The one breakout hit of this TV season was also the sole survivor of broadcast TV, representing all of the broadcast networks at the AFI Awards. Amongst the 10 TV shows honored, the NBC drama “This Is Us” is the only one you can see for free over the air, the way TV shows were consumed for the first 50-odd years of the medium. As always in the new order, HBO, FX, AMC and Netflix chomped up all the awards.

AFI organizers greeted Vince Gilligan (“Better Call Saul”) on the carpet, calling him the “the AFI MVP” for all his years of winning with “Breaking Bad.”

“Fences” x “Hidden Figures” x “Hidden Figures”

The lens, and everyone else, loves young Saniyya Sidney. Here, she grabbed her “Fences” costar Denzel Washington, as Mykelti Williamson (who plays “Gabriel”) joined the group.

The Next Great Female Director Will Be…

LOS ANGELES, CA - JANUARY 06: AFI President/CEO Bob Gazzale and Mimi Gazzale attend the 17th annual AFI Awards at Four Seasons Los Angeles at Beverly Hills on January 6, 2017 in Los Angeles, California. (Photo by Frazer Harrison/Getty Images for AFI)

In line with the communal spirit of the AFI Awards, AFI CEO Bob Gazzale (above, with wife, Mimi) announced a new initiative to groom the next generation of filmmakers. Perennial AFI sponsor Audi will fully fund a new fellowship for a promising female director to attend the AFI Conservatory, the AFI’s two year Master of Fine Arts degree program.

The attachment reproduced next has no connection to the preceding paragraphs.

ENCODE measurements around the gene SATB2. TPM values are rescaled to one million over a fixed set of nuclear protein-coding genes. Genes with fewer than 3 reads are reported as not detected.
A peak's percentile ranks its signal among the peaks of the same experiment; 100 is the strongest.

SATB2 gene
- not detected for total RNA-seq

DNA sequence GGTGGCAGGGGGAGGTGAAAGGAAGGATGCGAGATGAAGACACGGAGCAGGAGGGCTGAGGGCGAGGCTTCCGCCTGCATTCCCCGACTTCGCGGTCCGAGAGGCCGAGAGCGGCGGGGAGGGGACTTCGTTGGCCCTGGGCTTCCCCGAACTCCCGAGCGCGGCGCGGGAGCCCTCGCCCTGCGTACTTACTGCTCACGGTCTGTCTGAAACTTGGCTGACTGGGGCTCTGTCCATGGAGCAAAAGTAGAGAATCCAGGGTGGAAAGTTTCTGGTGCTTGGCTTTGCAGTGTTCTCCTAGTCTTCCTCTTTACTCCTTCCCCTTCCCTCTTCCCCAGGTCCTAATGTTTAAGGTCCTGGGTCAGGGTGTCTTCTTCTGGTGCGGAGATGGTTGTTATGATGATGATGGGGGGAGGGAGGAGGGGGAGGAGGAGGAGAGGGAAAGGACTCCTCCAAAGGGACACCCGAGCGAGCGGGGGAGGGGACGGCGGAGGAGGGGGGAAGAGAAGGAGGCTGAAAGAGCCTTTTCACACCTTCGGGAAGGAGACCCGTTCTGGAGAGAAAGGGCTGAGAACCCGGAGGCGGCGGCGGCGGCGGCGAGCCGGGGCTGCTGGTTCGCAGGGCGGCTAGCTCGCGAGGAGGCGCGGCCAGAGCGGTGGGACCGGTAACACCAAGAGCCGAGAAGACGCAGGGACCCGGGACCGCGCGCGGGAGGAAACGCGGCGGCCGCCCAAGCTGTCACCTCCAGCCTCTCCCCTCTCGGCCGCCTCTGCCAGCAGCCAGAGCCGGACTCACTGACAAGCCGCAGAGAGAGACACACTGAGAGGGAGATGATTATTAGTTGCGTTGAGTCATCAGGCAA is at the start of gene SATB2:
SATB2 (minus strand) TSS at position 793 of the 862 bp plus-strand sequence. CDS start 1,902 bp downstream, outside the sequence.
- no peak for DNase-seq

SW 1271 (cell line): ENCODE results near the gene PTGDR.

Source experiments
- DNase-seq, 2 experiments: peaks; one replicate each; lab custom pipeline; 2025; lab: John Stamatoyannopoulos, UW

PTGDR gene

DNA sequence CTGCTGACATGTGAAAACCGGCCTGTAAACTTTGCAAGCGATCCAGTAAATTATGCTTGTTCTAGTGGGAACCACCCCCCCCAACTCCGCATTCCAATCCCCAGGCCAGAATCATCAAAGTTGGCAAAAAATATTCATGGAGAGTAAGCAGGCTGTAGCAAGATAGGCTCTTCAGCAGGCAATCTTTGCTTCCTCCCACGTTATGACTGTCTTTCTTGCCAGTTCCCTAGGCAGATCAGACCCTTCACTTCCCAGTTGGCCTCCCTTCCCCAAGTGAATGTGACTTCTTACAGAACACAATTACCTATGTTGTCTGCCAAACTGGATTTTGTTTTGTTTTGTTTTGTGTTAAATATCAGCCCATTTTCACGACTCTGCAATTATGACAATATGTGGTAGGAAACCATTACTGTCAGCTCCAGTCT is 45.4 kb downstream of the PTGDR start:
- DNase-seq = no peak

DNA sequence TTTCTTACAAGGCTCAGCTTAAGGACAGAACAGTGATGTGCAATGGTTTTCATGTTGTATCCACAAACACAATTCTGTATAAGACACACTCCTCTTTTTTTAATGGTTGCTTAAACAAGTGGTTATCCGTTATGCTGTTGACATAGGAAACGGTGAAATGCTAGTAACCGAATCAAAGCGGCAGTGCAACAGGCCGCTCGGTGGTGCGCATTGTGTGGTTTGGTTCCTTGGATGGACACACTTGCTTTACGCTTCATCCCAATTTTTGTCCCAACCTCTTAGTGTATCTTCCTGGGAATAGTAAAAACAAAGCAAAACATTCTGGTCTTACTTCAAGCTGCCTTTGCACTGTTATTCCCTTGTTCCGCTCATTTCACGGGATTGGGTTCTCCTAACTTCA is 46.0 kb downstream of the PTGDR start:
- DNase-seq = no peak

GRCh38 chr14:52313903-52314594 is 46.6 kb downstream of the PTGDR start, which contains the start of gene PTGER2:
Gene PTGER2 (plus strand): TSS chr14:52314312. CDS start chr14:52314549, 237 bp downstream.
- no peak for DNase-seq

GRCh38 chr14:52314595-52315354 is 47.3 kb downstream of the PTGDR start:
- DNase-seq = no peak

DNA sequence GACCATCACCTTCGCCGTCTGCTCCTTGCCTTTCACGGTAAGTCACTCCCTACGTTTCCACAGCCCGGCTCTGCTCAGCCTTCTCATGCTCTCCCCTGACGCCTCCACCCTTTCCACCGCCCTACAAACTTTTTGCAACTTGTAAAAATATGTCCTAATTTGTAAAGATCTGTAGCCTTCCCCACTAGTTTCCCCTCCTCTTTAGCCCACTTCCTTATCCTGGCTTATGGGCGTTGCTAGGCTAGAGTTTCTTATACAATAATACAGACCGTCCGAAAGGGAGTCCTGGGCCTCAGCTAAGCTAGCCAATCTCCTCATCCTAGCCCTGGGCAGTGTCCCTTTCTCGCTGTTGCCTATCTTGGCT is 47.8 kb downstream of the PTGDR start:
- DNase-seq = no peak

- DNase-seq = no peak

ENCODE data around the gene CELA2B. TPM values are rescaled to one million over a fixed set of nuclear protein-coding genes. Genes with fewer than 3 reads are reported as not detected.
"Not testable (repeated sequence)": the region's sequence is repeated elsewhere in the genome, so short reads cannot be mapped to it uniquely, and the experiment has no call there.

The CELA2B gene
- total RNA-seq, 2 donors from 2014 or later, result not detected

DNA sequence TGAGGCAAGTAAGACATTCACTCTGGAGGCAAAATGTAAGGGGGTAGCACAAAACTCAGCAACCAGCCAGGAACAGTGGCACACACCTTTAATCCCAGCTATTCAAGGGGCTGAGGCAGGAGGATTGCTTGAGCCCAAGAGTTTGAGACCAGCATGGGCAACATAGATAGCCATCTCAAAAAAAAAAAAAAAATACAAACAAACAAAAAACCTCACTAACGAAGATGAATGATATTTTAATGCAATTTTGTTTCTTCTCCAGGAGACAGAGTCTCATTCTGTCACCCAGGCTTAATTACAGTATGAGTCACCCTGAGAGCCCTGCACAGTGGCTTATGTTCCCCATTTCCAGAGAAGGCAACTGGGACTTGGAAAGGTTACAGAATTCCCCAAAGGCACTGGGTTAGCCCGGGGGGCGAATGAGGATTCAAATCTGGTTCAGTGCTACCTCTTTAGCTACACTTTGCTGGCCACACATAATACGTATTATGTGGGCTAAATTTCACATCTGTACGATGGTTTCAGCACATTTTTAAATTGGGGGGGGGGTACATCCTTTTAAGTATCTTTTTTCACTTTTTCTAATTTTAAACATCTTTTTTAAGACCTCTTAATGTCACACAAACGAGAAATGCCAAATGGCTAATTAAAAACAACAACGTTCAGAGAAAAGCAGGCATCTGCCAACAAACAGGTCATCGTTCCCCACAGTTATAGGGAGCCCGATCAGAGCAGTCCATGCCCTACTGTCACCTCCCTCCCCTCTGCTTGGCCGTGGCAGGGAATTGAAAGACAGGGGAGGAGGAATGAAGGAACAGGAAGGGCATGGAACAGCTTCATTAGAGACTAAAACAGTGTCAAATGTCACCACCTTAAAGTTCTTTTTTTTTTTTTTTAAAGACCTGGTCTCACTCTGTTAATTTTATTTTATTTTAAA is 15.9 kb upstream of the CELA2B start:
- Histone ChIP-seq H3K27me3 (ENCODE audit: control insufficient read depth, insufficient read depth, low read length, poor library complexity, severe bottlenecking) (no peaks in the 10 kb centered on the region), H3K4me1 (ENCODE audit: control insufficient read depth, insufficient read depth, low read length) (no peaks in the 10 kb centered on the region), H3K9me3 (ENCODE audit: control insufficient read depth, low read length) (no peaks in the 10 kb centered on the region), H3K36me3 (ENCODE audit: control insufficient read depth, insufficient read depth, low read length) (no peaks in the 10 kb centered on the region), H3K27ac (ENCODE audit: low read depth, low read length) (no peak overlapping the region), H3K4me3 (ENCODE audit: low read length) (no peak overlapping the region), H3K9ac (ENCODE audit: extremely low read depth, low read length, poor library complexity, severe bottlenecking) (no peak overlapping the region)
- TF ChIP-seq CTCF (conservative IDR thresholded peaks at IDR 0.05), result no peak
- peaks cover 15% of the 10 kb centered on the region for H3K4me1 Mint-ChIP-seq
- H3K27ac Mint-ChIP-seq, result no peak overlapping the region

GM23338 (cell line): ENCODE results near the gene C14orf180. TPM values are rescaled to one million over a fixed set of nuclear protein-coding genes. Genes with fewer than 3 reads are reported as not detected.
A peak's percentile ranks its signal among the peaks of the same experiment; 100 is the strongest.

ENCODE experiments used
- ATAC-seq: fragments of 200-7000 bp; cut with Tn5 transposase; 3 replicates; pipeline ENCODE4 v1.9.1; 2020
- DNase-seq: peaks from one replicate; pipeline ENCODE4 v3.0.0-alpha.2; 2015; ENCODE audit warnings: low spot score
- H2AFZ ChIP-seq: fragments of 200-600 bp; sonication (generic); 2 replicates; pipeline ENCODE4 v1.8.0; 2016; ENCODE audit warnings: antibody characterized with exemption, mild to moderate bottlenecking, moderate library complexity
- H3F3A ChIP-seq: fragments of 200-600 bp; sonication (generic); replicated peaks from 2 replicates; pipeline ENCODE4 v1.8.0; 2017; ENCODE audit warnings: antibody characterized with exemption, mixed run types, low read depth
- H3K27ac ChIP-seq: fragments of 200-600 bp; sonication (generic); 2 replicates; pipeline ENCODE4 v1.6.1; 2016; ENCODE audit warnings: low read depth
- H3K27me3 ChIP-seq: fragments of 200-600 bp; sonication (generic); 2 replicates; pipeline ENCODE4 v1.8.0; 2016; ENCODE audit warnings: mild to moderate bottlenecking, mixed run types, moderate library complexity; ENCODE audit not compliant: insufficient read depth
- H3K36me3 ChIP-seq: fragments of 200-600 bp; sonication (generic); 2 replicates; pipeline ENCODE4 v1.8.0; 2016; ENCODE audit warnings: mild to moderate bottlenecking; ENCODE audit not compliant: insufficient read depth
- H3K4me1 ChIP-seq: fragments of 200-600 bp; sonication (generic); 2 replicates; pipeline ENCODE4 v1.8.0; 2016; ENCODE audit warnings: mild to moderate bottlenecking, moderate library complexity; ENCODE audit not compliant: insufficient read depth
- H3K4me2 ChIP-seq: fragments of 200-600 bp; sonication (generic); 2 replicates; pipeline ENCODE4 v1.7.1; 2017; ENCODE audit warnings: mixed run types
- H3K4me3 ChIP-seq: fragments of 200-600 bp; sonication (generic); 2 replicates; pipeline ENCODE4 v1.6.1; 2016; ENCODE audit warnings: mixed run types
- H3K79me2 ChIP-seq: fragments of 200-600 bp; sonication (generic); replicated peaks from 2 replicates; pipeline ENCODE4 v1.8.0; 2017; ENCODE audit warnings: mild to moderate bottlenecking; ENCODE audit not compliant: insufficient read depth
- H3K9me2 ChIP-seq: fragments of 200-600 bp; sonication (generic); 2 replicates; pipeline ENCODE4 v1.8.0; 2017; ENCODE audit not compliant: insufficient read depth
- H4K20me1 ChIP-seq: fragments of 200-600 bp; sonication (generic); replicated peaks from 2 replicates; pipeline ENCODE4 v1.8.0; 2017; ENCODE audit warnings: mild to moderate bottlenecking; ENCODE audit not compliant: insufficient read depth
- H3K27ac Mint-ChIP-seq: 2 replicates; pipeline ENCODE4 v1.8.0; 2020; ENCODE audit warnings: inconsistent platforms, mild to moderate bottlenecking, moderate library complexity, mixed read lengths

It can’t start soon enough. Exactly zero of the 10 films honored at the AFI Awards were directed by a woman.

After counting the votes from 150 Aussie screen professionals at the Australian Academy of Television and Cinema Arts International Awards, Gibson beat out “La La Land” mastermind Damien Chazelle for the directing prize. The awards are not limited to Aussie films, but I’d still call that an upset. The two will rematch on Sunday at the Globes.Mel Gibson shaved the beard he has been sporting since emerging on the scene back at the Venice Film Festival in September (where his film got a 10 minute standing ovation).

Mel Gibson Shaved His Beard, Beats out “La La Land”

LOS ANGELES, CA - JANUARY 06: Actress Nicole Kidman (L) and director Mel Gibson attend The 6th AACTA International Awards on January 6, 2017 in Los Angeles, California. (Photo by Todd Williamson/Getty Images for AACTA )